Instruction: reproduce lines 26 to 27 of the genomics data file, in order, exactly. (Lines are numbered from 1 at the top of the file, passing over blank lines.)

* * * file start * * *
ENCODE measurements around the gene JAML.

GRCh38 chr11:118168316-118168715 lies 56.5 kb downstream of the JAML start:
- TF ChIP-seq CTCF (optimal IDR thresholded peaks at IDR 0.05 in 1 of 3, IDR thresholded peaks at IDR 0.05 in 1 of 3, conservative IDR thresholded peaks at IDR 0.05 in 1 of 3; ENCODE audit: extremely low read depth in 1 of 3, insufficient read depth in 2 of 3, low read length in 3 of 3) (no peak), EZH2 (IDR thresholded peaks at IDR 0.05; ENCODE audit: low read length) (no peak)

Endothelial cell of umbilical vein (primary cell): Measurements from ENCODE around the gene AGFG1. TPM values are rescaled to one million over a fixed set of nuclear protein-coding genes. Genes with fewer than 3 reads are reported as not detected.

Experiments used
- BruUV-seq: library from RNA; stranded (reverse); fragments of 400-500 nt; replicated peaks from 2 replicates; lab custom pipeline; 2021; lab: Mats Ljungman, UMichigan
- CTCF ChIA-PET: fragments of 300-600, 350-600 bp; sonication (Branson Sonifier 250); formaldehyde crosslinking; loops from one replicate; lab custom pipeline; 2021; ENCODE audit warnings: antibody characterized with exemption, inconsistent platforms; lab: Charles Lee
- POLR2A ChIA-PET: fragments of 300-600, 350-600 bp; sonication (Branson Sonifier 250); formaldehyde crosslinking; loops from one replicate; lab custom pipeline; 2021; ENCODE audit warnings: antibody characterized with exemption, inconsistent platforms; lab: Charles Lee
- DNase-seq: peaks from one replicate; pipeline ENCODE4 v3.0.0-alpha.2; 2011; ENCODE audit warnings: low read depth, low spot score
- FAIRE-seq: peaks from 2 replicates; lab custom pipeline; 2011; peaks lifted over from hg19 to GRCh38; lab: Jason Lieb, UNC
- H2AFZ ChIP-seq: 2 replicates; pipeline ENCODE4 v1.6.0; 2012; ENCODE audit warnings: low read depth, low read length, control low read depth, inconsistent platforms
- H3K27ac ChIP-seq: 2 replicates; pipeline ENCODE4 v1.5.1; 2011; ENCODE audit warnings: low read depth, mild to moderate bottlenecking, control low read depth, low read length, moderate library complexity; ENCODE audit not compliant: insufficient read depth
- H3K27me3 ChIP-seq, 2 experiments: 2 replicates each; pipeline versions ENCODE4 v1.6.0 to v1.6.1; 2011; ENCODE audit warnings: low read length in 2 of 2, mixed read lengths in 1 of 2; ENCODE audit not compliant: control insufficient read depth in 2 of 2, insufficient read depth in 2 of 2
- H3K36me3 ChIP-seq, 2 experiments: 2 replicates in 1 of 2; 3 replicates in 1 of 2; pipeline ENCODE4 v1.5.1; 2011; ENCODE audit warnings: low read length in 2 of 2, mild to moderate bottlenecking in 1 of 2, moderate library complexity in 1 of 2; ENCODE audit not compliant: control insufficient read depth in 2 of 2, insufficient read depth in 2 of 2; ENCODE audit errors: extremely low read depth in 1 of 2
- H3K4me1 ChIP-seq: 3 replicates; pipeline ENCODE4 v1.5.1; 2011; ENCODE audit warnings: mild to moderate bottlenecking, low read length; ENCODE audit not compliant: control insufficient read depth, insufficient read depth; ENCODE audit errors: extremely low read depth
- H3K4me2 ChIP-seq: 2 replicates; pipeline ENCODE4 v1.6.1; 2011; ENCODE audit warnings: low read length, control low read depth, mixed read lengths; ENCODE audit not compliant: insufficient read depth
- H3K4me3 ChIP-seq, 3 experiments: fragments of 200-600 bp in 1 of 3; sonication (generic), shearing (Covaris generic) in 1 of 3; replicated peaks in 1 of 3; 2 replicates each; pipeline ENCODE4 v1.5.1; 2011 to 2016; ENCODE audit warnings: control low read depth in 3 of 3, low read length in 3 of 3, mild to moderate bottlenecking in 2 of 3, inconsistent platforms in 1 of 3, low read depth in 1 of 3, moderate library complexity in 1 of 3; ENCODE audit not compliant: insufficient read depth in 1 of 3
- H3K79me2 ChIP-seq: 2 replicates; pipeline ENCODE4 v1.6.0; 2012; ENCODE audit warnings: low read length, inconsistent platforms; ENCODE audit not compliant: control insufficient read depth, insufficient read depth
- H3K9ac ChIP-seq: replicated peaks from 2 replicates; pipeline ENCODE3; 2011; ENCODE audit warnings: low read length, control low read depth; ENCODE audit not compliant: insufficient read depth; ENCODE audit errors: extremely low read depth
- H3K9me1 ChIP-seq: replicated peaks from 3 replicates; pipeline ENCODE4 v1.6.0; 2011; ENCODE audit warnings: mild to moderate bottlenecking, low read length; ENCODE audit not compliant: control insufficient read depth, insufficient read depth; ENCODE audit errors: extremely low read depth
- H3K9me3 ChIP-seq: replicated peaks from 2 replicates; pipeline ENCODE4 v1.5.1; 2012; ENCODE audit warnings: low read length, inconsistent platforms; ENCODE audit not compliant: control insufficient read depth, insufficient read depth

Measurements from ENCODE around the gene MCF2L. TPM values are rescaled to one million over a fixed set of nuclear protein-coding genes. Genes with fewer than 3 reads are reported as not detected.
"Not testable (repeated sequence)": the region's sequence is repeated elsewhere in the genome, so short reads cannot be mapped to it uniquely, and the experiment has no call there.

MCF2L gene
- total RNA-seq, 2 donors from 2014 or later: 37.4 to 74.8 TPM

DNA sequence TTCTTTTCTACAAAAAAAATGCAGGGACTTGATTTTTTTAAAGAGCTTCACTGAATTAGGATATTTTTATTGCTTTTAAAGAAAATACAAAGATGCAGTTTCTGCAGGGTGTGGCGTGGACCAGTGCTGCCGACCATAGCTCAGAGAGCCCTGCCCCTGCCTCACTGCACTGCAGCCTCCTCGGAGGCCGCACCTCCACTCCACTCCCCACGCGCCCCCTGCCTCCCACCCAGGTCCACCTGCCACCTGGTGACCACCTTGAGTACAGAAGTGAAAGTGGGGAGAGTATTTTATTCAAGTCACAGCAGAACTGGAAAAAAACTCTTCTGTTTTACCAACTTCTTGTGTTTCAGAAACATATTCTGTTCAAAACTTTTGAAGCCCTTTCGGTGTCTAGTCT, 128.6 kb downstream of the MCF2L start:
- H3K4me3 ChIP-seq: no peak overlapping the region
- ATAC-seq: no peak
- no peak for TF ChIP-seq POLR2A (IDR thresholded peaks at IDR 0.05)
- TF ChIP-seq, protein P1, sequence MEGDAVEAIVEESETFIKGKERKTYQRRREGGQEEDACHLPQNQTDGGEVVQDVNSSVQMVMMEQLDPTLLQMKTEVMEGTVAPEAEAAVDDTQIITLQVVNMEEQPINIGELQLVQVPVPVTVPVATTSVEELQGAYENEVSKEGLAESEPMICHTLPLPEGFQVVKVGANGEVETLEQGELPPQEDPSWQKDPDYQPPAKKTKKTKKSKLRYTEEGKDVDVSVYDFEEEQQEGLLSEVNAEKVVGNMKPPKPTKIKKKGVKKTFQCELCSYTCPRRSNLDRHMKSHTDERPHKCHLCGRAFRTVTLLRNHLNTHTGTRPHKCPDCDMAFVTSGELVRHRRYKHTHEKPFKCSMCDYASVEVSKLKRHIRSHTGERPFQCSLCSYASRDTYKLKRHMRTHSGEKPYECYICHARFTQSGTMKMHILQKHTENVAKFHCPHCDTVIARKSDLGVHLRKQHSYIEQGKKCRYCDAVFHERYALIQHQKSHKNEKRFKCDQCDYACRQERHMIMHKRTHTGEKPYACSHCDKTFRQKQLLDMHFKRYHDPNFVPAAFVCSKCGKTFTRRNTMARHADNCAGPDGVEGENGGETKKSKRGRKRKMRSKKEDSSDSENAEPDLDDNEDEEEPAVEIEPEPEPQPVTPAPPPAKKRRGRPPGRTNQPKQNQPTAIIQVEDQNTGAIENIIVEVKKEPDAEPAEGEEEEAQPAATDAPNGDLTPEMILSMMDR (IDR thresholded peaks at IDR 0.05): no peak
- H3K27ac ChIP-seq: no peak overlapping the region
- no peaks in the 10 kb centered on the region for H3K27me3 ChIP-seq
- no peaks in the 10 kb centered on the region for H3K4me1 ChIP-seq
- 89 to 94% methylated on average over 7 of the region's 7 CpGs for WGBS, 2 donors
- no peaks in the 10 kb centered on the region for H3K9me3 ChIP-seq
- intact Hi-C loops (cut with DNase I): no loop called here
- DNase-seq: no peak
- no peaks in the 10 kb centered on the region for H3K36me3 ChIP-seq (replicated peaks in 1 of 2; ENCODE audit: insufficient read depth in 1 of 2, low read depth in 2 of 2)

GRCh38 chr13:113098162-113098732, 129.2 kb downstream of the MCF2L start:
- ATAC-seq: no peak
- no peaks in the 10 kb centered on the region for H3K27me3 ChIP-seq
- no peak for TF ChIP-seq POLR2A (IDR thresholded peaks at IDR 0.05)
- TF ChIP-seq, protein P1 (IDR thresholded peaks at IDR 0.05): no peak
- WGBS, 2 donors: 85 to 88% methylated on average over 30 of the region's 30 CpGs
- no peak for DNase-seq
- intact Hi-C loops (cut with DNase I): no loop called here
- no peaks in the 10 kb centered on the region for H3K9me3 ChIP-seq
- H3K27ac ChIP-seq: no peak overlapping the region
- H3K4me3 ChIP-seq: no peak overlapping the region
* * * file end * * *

DNA sequence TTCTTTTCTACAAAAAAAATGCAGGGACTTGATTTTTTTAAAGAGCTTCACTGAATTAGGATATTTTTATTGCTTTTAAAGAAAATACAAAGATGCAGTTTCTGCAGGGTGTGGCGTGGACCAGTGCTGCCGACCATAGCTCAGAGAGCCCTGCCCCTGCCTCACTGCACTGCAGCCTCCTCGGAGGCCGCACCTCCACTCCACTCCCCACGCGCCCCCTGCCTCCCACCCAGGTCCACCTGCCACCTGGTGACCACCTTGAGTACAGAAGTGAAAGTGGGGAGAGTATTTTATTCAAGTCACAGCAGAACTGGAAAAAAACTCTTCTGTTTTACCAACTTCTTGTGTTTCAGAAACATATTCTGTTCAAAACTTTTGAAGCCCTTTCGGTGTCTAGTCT, 128.6 kb downstream of the MCF2L start:
- H3K4me3 ChIP-seq: no peak overlapping the region